190413239102lzzzzzzz Update: I was kindly send a copy (thanks Guy).  The first episode was fascinating; I couldn't get over their enthusiasm despite all the hardwork needed to get their project up and running.  Of course, they couldn't have done it without their student army of helpers and their advisors.  Why not do an environmental audit like the Strawbridge's did of their old lifestyle? Get Donnachadh McCarthy's book - 'Saving the planet without costing the earth - 500 simple steps to a greener lifestyle'.  I loved the way that Donnachadh was able to transform his London semi into an eco-house - you don't actually need a farm in Cornwall to live a greener home life! Can't wait for tonight's episode..... [Ella]

March 30, 2006 in Arts & information | Permalink | Comments (9) | TrackBack

Write for Hippyshopper

Single_recycled_pen It doesn't seem that long since I was answering this plea to write for Hippyshopper. Telling folks all about the latest green and fairtrade products gives me a real buzz (really!) and I'd love to hear from people with a similar passion for ethical consumerism. For now, there's no cash involved - the renumeration is simply the joy of the wordsmith and the prestige of being read on a site that gets more than a thousand hits every day. Plus you're doing your bit for the planet by showing readers the better alternative.

Interested? Email me with a sample Hippyshopper story - in the style of the site - on a subject you're interested in. Please paste it into the body of the mail rather than sending it as an attachment. [Ella]

Get writing! Pictured: Pen made from recycled computer printers. Costs 85p at Ecotopia.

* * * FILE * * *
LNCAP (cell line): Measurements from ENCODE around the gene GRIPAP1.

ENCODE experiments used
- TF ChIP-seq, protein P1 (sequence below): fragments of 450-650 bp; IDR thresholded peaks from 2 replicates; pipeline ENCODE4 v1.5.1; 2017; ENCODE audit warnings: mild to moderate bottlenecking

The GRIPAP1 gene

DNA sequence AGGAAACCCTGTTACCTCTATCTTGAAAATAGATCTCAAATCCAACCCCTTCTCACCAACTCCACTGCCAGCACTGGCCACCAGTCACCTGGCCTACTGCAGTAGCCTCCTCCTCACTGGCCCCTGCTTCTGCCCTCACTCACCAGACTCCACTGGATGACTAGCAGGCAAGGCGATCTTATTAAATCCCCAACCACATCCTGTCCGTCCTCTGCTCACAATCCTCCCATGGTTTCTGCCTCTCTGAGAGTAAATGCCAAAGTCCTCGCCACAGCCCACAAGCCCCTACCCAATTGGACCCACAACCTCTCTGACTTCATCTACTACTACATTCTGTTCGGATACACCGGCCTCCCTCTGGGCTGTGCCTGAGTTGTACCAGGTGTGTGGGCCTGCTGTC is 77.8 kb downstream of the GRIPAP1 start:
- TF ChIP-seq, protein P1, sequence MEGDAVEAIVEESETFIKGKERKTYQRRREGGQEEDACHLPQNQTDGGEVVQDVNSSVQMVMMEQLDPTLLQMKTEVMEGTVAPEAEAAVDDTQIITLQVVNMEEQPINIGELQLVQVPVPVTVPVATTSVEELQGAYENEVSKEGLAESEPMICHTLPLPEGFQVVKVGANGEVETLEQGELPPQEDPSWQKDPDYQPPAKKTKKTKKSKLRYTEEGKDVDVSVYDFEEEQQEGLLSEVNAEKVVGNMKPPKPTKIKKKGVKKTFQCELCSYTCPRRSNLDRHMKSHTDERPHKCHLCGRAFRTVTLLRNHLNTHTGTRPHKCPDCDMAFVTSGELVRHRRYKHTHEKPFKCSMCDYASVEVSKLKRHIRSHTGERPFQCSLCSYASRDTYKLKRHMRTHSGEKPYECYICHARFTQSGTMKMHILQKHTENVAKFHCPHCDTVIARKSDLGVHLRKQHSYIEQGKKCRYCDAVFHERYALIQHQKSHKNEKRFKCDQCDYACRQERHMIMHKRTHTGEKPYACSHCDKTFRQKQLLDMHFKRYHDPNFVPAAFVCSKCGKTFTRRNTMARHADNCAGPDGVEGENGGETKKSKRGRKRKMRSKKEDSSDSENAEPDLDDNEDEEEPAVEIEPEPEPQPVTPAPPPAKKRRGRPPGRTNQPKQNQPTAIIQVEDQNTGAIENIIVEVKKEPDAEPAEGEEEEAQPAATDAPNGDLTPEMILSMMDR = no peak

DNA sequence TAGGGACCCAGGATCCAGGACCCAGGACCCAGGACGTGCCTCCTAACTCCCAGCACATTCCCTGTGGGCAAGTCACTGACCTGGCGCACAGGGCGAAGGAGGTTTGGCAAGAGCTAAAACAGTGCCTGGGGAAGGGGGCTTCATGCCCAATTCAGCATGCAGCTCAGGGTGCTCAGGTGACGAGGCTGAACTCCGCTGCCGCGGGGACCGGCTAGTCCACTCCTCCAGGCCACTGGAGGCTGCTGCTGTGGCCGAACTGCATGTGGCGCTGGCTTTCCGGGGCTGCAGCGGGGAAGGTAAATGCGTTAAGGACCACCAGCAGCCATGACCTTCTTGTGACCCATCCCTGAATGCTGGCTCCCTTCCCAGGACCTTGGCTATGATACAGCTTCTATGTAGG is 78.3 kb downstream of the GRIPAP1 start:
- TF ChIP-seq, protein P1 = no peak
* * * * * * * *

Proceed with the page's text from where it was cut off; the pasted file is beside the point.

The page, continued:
March 29, 2006 in Announcements | Permalink | Comments (0) | TrackBack

Patching up our environment

3girls Restitch aims to reduce the environmental impact of mass production and transportation of clothing around the world by using material already at hand. Their motto is 'recut, restitch, reuse'; adult clothing is turned into truly unique children's clothing.  Restitch uses corduroy and cotton because both are hard wearing and wash well.  The designs include beautiful pinafore dresses (pictured) and prices range from £25 to £35.  All products are made in England.

Their collection is for children aged 3 months to 3 years. Plus you can send you favourite work shirt and get your child a bespoke garment.  While this may seem like an innovation, its just a hark back to the old 'make do and mend' idea. Restitch is currently available at Equa, London and Big Blue Sky, Norfolk but their site will be transactional from July. [Ella]

March 29, 2006 in Kids stuff | Permalink | Comments (0) | TrackBack

Plastic or paper? The winning cup

Thermo_mug_blue When we consider the use of plastic, its production and disposal - we immediately believe it to be the poor choice.  For example many of us automatically see a paper cup as preferable to a plastic one.  However a Canadian study has shown that a polystyrene cup uses less energy and raw materials in its production than a paper cup. But the paper cup will degrade right? Not if its put in a landfill.  And what about all that double cupping to protect your hands? Friends of the Earth, the voice of common sense, say that its better to use reusable cups than disposable ones.  But its not always going to be possible to have your reusable cup handy (excepting my grandma who even takes her willow pattern china cup on holiday).